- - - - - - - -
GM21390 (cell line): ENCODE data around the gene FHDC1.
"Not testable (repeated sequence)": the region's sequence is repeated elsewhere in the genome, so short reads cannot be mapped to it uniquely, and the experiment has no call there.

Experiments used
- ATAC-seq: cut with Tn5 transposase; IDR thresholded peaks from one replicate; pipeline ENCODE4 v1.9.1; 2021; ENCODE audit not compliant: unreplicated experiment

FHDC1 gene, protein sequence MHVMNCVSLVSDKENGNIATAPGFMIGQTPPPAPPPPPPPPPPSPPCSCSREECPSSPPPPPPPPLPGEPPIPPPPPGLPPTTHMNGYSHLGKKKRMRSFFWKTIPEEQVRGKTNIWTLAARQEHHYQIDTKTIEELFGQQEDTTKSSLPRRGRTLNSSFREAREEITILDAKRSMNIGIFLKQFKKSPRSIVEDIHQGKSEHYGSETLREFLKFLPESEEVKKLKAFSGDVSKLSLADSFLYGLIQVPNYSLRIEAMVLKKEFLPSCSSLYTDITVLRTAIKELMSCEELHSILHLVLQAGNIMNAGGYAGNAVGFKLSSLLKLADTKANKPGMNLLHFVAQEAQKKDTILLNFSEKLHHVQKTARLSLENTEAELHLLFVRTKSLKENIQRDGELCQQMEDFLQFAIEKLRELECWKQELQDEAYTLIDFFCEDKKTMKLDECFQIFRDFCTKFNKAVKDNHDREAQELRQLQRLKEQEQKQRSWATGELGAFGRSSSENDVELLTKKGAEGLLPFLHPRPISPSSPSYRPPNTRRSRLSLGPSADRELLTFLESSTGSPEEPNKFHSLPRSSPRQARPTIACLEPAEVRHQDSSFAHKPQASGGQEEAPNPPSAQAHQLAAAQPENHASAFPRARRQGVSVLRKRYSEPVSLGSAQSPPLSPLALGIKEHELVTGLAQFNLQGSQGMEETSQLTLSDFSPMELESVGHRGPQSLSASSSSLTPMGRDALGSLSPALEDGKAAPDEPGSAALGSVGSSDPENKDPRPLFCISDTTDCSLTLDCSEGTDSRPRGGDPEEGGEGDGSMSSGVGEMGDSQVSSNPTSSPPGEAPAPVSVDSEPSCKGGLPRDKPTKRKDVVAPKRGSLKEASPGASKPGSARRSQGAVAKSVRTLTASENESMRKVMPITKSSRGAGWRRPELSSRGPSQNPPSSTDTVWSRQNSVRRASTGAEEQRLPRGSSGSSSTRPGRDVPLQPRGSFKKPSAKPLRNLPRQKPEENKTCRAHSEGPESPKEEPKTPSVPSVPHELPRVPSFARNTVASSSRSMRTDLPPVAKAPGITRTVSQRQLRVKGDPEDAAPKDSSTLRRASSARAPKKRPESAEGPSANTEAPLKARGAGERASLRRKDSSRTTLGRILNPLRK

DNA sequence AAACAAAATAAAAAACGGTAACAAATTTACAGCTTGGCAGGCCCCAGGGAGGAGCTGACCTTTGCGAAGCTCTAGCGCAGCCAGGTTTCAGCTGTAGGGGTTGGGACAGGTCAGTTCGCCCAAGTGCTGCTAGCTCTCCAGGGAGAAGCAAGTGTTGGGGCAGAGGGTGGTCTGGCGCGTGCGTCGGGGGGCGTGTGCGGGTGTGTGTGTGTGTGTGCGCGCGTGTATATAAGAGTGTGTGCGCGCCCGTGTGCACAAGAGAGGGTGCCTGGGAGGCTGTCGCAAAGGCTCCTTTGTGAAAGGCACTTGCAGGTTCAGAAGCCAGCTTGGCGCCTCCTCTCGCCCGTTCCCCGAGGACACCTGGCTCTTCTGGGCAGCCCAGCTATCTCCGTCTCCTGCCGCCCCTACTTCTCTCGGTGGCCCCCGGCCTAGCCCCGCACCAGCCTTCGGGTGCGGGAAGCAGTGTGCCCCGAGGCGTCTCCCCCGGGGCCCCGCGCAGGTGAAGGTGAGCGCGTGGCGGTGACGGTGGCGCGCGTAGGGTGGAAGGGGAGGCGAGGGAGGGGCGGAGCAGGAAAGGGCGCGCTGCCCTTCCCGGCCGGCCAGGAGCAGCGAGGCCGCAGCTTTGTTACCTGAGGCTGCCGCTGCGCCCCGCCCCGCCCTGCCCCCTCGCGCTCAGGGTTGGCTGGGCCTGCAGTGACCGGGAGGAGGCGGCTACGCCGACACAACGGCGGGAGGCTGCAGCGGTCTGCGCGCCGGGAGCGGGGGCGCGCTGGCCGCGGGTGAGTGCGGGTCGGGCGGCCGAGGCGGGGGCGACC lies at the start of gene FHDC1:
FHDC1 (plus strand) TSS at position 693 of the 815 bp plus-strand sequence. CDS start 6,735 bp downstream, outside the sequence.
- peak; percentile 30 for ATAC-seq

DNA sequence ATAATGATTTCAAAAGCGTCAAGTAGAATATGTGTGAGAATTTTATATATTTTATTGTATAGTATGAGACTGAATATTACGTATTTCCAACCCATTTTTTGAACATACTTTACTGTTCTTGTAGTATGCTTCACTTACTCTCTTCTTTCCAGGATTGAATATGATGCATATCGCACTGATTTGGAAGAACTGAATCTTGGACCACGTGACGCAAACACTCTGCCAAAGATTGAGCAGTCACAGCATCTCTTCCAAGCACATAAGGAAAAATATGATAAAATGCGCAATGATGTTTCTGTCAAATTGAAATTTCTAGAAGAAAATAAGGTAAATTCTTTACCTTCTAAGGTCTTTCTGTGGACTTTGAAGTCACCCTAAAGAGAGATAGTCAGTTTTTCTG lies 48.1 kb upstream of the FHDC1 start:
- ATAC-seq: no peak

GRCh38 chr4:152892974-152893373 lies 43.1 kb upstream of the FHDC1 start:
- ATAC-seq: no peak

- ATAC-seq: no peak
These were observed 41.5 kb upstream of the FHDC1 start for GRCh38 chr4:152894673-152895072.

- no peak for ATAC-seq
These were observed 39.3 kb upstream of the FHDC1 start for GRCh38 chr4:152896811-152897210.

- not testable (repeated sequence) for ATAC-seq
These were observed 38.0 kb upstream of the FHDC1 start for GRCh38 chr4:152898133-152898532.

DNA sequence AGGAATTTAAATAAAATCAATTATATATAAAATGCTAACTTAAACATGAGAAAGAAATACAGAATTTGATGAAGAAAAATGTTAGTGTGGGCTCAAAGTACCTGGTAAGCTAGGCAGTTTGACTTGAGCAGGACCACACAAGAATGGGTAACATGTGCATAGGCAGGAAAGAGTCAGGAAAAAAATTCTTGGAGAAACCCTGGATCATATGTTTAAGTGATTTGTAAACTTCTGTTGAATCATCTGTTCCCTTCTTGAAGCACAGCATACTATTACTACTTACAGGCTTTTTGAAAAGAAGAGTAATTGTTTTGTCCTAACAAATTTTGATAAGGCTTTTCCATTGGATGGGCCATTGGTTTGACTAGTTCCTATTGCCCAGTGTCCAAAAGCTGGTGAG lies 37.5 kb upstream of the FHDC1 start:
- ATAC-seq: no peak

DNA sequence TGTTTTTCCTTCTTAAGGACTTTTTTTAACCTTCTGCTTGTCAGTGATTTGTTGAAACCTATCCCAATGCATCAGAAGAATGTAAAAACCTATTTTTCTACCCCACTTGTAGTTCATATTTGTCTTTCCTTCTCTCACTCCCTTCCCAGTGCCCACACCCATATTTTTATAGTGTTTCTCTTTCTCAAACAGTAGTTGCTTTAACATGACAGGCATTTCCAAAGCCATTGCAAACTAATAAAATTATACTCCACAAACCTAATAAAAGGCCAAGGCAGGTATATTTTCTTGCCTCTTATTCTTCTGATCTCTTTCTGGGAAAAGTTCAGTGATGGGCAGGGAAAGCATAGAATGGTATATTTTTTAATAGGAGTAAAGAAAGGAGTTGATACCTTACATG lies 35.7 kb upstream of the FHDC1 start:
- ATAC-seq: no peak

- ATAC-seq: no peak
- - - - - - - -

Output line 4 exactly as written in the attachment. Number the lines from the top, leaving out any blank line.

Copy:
- ATAC-seq: cut with Tn5 transposase; IDR thresholded peaks from one replicate; pipeline ENCODE4 v1.9.1; 2021; ENCODE audit not compliant: unreplicated experiment